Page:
This paper discusses various water management issues facing federal, state, and local agencies charged with managing the water resources of the Rio Grande River Basin and its major tributaries. The Rio Grande - 3,058 km (=1,900 mi) long - is the fourth longest river in the United States. The river's basin is 870,236 km2 (=336,000 mi2) and for roughly two-thirds of its length it forms the United States-Mexican border. It is a major recreational resource providing world class trout fishing near its headwaters in Colorado's San Juan Mountains and shoreline, angling, and boating opportunities near the Colorado-New Mexico border. The Rio Grande is the principal tourist attraction of Big Bend National Park and flows through downtown Albuquerque and El Paso. Many reaches are wide and broad, but almost all are relatively shallow and not navigable by commercial ships. Nevertheless, it is one of the most important renewable water resources of the southwestern United States and North America. The issue of the "manageability" of the river in the face of social forces and disparate administrative jurisdictions that adversely impact Rio Grande flows is a thread linking various sections of the paper together. The length of the river; the fact that major reaches lie in Colorado, New Mexico, and Texas; and its unique role as an international boundary pose complex management problems. The allocation status quo formed by the complex nexus of existing river laws make it difficult to reshape Rio Grande management. ?? 2009 ASCE.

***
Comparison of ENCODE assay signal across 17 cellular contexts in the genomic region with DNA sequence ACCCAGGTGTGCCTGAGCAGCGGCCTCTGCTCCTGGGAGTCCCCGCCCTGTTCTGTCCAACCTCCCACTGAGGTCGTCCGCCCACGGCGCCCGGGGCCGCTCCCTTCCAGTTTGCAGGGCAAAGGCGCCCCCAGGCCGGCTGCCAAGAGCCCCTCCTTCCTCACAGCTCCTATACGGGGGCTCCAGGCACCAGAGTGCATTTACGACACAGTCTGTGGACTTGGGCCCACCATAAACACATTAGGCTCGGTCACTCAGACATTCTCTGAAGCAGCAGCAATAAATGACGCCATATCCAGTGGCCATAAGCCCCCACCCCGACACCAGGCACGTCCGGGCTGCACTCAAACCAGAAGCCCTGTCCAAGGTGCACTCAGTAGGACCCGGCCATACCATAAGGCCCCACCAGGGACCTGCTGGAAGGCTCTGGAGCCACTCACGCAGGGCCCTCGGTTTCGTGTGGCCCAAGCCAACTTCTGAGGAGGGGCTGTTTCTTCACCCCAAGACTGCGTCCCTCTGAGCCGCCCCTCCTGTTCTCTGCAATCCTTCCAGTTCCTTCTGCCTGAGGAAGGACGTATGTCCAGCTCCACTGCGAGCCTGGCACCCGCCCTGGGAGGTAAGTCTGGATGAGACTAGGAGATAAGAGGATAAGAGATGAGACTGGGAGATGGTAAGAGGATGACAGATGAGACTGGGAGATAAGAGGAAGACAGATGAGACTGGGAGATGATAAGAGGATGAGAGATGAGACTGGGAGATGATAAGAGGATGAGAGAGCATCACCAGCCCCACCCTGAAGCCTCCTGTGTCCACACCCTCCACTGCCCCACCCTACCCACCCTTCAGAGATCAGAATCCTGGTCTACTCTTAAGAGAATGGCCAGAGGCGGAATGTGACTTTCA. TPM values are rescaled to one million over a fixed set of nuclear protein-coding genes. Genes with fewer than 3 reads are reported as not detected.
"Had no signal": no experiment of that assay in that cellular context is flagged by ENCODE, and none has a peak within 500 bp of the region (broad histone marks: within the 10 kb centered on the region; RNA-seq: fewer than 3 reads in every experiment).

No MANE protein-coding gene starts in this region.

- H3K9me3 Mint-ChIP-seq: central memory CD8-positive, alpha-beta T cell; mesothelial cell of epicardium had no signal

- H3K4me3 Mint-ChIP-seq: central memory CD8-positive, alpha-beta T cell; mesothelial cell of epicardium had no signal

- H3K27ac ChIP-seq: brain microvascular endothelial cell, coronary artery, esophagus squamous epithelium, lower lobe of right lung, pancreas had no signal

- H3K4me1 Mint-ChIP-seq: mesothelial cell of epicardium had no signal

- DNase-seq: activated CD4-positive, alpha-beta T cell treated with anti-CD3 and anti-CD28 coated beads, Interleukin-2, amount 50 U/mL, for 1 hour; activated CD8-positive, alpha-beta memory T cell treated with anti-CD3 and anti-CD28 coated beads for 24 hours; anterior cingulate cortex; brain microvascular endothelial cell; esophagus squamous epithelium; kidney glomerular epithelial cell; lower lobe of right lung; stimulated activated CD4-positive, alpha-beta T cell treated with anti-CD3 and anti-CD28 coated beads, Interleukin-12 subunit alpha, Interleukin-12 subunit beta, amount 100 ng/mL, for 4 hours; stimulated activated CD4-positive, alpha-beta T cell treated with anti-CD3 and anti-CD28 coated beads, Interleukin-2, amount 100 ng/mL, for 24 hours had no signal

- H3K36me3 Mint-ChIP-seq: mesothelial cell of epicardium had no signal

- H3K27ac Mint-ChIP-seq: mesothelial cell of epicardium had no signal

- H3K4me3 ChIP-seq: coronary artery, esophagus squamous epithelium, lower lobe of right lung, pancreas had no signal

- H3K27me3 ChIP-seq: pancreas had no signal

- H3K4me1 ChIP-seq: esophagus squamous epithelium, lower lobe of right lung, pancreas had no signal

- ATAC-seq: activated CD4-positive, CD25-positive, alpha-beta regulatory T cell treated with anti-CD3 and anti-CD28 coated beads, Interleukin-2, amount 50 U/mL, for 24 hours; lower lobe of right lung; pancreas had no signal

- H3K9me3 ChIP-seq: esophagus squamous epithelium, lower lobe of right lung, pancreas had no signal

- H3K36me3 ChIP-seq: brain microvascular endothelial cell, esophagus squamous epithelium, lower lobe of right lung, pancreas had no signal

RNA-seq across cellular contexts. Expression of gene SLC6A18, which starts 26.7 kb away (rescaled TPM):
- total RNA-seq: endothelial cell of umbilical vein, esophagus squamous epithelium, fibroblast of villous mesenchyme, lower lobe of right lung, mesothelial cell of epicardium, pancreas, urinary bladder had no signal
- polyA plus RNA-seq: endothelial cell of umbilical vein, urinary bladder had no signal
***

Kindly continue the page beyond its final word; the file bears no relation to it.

Additional Publication Details
Social, political, and institutional setting: Water management problems of the Rio Grande
Journal of Water Resources Planning and Management